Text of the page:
The second speaker was Abby Anderson, Executive Director of the Connecticut Juvenile Justice Alliance. Anderson discussed the Alliance’s work of bringing together juvenile justice advocates, gathering information and pushing it back out to aggregators and facilitators. Some examples of the Alliance’s work include efforts to reduce school-based arrests by making schools more accountable by tracking data on in-school arrests. The Alliance also worked with Connecticut Public Television to produce a well-received documentary series on juvenile justice. Anderson discussed how the Alliance’s primary focus is getting youth out of adult prisons. Like Nowakowski, she discussed the fact that the vast majority of youth in adult prisons are black.

Iliana Pujols, Director of Community Connections at Connecticut Juvenile Justice Alliance discussed how conversations with youth revealed that they felt like they had “no voice or choice” in what was happening to them and no understanding of what was going on. In response to this, the Alliance formed a group of justice advisors impacted by the juvenile justice system to give them a voice. From conversations with youth, the Justice Advisors came up with seven key themes that should be front-and-center in crafting effective system reform:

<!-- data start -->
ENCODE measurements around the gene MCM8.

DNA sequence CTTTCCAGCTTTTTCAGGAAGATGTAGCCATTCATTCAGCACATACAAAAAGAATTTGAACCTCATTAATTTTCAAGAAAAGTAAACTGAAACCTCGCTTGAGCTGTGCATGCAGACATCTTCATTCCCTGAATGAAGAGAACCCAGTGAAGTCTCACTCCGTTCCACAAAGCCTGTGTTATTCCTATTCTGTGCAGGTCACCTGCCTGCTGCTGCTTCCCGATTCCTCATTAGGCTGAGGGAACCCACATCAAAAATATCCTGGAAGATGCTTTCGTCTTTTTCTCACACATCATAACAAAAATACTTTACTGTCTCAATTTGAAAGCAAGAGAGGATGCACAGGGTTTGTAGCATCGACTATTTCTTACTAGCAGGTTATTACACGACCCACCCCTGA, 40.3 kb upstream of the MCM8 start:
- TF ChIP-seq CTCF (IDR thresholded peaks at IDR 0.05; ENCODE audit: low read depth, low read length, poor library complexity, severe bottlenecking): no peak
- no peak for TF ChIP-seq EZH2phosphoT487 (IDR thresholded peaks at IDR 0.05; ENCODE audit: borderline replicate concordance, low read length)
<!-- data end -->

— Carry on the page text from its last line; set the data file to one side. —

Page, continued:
1. Economic insecurity

2. Housing insecurity

3. Trauma

4. Lack of trust in a system that displays abuses of authority

5. A need for more positive influences & credible messengers

6. Lack of hope

7. A need for equal opportunities

Pujols discussed how the justice advisors program that originated in Bridgeport is now expanding into Hartford and New Haven. Youth Justice Advisors have created #InvestinMeCT, a social media campaign.

The three speakers fielded a number of questions from the audience including one about the struggle of young people to try to find a job after a felony conviction. The speakers agreed that the ultimate goal is to keep youth out of prison, as it is not an appropriate setting and provides no rehabilitation or training to prepare them for when they leave.

Another question dealt with how to hold youth accountable for their actions. The consensus was that prison doesn’t do that and we should endorse restorative justice strategies that require those that ‘do wrong’ to face their victims and make amends. The speakers also pointed out that accountability works both ways, and society needs to ‘do right’ by young people.  

Other questions related to what IS working; the speakers discussed the importance of having credible messengers who understand how to speak to young people. The speakers also stressed the importance of investing in community-based services and discussed how the state missed an opportunity when they closed the juvenile training school; they could have reinvested the funds used for the school in services to support and keep children out of the justice system.

The Catalyst Endowment Fund will hold its second program of the year on June 19, 2019 at Goodwin College in East Hartford. Please contact Betty Ann Grady at the Hartford Foundation for Public Giving bagrady@hfpg.org or 860-548-1888 for more information.